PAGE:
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What You SHOULD and SHOULD NOT Do After A Car Accident

The misconceptions and misinformation about what you can do and what your legal options are after a car accident flood the Internet.  Here is what you should and should not do after a car accident in Maryland:

Do NOT leave the scene until police and other emergency responders arrive.

If you want to be on the safe side, you should always call the police after an accident and stay at the scene until they arrive. Even if you are not seriously injured, you could potentially get in trouble for leaving the scene too early. Plus, you want to make sure that the police hear your side of the story. If the accident involves serious injury or death, you could actually face criminal charges for leaving the scene.

Do NOT lose your cool.

Car accidents are unpleasant experiences. Understandably, your emotions may run high, especially if you think the other driver was at-fault. The first thing you should ask them is if they are alright. Blaming or yelling at them is neither helpful nor productive. Your anger could get in the way of properly assessing and documenting the incident. Just try to stay calm and focus on documenting the accident scene as best you can.

Do NOT admit fault at the scene.

It’s okay to apologize or express regret for the accident, but you should never tell the other driver that you were at-fault for the accident. There is simply no benefit to making any admission of fault at the scene and it can potentially create major problem for you later. Just call the police and give the responding officer a truthful statement of what happened. Let the police officer make the initial determination of who was likely at-fault for the accident.

Do NOT sign any documents.

You should NEVER sign anything at the scene of the accident. Signing any type of statement or agreement at an accident scene is just asking for trouble. Even in the days after the accident, you should always consult with a lawyer before signing anything. This is true even if its your own insurance company asking you to sign.

Do NOT post anything about the accident on social media.

Never post anything accident related on social media (e.g., Facebook, Twitter, Instagram, etc.), especially accident scene photos. You should also avoid posting any pictures of yourself (as hard as that may be for certain people) for a while after the accident. The reason for this is simple. Anything you post on social media about the accident or your physical condition after the accident can be used as evidence against you.  For example, if you post a picture of yourself looking happy and healthy 2 days after the accident, it could be used as evidence to contradict your injury claim.

WHAT YOU SHOULD DO:

Immediately call 9-1-1.

Even if there were no noticeable injuries, always call 9-1-1. You cannot trust the other driver to provide correct and accurate information, even if you both agreed to contact your insurers without police involvement. Contacting 9-1-1 ensures that you have police at the scene who will document everything. Police accident reports can be invaluable in auto claims.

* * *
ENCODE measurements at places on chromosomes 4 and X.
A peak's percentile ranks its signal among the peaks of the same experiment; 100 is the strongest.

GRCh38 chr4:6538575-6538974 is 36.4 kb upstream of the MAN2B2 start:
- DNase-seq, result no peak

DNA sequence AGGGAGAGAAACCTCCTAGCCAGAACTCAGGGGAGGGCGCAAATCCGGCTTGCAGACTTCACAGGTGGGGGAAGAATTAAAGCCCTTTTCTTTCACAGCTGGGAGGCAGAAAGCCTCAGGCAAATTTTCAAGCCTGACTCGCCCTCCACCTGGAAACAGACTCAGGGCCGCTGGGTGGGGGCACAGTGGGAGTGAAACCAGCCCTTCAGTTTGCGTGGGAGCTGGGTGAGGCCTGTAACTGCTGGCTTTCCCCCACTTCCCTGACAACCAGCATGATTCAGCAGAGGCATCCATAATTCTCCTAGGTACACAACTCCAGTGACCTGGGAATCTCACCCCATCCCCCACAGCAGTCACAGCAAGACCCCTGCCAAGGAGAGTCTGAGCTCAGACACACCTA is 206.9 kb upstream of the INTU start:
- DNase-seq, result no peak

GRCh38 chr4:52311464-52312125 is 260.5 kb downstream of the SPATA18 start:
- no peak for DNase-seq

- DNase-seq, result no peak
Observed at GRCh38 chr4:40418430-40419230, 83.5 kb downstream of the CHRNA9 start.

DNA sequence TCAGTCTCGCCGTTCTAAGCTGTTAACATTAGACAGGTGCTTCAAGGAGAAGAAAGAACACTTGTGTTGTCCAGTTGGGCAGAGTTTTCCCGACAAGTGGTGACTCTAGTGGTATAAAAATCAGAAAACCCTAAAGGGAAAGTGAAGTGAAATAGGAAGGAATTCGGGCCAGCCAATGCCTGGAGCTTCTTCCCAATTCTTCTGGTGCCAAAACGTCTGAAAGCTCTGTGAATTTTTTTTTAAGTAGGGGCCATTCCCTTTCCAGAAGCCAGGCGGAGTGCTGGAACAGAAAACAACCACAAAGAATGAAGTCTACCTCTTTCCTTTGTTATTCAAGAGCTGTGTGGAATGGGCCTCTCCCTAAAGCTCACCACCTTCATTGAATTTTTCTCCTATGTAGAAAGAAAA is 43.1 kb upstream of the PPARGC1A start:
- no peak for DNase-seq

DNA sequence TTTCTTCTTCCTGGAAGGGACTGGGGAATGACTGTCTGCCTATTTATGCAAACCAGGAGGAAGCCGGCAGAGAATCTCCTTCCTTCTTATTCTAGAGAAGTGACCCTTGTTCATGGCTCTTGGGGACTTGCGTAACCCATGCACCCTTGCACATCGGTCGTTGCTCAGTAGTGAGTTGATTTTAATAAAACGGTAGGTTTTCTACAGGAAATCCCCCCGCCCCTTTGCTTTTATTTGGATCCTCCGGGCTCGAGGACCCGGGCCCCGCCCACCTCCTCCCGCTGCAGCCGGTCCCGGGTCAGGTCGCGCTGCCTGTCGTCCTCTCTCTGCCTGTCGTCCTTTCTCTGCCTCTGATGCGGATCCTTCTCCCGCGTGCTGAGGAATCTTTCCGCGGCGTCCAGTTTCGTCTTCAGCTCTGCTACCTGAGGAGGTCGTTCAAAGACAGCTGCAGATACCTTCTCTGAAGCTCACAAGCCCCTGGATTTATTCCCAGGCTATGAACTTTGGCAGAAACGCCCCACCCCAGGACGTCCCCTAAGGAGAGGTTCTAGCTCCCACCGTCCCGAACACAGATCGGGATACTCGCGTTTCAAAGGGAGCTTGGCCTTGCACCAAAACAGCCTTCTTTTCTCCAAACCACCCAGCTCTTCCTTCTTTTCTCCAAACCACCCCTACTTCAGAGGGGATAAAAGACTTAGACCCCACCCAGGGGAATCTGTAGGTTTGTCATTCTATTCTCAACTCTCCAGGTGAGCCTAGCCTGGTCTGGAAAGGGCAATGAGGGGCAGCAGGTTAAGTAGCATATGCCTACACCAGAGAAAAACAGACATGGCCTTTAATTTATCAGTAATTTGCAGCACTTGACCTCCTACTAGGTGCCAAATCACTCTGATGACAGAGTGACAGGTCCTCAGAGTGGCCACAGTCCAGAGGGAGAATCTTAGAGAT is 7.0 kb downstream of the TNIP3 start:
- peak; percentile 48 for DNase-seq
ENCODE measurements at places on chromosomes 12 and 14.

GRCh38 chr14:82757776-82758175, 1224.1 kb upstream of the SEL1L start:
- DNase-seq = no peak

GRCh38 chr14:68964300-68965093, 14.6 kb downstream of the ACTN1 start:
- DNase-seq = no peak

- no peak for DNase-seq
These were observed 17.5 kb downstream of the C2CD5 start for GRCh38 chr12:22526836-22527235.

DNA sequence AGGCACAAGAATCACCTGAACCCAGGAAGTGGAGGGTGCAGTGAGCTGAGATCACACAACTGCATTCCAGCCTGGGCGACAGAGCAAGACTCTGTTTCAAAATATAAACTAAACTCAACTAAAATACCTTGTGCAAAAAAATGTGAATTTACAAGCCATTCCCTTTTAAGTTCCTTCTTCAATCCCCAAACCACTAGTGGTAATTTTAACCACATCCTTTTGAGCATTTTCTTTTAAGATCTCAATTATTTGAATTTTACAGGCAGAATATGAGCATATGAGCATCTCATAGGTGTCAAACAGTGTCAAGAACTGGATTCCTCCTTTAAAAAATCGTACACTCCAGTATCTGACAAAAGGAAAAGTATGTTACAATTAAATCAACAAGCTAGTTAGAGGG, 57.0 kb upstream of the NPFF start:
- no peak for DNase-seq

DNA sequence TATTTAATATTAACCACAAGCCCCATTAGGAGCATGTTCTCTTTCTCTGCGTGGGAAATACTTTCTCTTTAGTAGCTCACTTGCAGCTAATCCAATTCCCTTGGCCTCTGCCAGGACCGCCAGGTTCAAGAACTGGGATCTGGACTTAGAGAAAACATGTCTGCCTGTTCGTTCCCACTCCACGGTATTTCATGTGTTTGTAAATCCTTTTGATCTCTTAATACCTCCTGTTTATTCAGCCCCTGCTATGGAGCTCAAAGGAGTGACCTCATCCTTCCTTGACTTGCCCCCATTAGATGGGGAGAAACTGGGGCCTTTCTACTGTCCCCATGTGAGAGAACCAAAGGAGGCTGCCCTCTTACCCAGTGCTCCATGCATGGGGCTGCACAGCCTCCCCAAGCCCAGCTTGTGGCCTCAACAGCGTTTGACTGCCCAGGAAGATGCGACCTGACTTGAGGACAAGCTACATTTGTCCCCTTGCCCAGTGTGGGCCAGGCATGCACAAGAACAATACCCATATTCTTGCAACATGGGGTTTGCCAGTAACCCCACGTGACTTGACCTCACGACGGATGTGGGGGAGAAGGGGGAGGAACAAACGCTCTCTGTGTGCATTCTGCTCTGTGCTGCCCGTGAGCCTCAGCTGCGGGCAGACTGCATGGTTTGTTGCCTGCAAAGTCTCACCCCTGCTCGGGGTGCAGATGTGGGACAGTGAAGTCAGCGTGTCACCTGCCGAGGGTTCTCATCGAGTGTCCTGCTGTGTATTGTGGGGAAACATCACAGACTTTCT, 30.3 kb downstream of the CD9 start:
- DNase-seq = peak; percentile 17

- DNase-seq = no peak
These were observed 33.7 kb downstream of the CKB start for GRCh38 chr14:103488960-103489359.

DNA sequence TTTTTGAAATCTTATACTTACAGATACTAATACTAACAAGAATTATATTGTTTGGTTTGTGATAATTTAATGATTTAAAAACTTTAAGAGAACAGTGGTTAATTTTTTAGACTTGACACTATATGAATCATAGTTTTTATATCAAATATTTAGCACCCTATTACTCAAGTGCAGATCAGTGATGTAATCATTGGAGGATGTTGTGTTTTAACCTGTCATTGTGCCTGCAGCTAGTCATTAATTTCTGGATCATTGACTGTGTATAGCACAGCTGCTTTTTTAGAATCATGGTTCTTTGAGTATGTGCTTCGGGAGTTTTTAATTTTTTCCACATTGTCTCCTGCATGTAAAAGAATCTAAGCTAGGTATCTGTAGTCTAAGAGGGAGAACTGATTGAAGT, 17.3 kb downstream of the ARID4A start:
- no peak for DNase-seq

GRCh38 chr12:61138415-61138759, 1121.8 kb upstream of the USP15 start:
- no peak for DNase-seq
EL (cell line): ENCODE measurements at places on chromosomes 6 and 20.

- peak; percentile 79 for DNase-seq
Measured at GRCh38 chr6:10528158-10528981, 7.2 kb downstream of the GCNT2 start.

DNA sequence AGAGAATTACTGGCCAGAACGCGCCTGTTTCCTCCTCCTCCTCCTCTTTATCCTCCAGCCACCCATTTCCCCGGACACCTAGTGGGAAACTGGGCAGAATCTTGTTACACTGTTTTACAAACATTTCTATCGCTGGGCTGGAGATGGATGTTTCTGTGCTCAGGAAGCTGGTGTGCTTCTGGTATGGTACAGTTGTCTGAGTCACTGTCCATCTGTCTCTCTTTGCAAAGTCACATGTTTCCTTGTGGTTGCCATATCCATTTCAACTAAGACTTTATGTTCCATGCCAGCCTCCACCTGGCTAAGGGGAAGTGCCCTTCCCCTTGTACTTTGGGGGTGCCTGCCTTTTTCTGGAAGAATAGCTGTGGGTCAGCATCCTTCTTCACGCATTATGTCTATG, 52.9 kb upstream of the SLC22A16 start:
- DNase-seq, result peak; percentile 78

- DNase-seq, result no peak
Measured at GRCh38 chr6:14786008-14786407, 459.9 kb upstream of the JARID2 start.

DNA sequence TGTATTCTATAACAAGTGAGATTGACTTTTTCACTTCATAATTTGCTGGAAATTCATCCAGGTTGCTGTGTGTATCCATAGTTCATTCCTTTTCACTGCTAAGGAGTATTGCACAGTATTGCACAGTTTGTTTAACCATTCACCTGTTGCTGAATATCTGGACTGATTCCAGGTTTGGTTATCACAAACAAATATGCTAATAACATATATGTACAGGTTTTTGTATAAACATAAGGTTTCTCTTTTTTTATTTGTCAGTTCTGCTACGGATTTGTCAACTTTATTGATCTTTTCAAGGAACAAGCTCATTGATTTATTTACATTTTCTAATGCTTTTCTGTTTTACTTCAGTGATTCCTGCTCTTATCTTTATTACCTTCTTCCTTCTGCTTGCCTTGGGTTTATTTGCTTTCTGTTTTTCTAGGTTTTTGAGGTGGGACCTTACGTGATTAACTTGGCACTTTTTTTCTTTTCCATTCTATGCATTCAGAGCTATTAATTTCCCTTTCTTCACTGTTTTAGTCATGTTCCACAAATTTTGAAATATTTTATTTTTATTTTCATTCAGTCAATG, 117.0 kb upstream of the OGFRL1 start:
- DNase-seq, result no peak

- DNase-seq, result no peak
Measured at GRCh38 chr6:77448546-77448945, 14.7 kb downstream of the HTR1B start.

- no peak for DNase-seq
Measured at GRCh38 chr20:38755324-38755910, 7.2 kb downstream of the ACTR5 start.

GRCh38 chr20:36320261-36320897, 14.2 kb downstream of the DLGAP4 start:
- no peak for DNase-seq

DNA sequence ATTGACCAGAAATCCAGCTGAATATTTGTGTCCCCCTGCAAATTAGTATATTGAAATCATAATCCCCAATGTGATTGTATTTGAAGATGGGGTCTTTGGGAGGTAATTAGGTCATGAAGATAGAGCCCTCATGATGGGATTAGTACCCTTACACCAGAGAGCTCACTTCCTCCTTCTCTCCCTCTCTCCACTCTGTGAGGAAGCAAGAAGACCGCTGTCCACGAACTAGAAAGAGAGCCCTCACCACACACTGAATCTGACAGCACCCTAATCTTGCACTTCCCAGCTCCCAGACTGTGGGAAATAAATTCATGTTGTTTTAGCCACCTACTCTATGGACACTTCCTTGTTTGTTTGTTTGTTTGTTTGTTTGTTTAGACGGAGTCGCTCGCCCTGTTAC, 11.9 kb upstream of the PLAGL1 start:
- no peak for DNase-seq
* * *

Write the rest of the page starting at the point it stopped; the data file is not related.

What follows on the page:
Provide proper documentation.

After an accident, you should provide the right documentation. This will give you a proper assessment of the incident. Make sure you provide all this to the officer at the scene for an accurate police report. Documents you must have include:

  • Photos of the scene and all involved cars. Take as many pictures as you can.
  • Document the name, addresses, phone numbers, and driver’s licenses of all involved drivers.
  • Document all driver’s insurers and policy numbers.
  • Record the full name of any passengers involved.

Call your insurance company.

Once you receive an accident report, call your insurer. Please cooperate with them to the best of your ability. Ask them about what your insurance coverage entails. You might have coverage for your medical expenses. You also might have uninsured motorist (UIM) benefits if the other driver had no insurance. They are required in at least 20 states. Submit all requested documentation including accident photos, injury photos, and medical bills. Your insurer will tell you what course of action to take with respect to your accident.

Contact your doctor.

Even though many residual injuries may appear days or weeks after the accident, do not wait for them to appear before seeing your doctor. Visit them as soon as possible and report your immediate symptoms even if it is just minor pain. Truthfully describe all your symptoms as best as you can. Seeing them as soon as possible helps provide more documentation for your case.

Always tell the truth.

Telling the truth about the accident is always the best course of action to take. Any discrepancies between accident reports and other relevant documentation can hurt your case. This makes it even more important to have police at the scene who will write a report. You might not remember what exactly happened but having a written police report will help you remember the necessary facts needed for your case.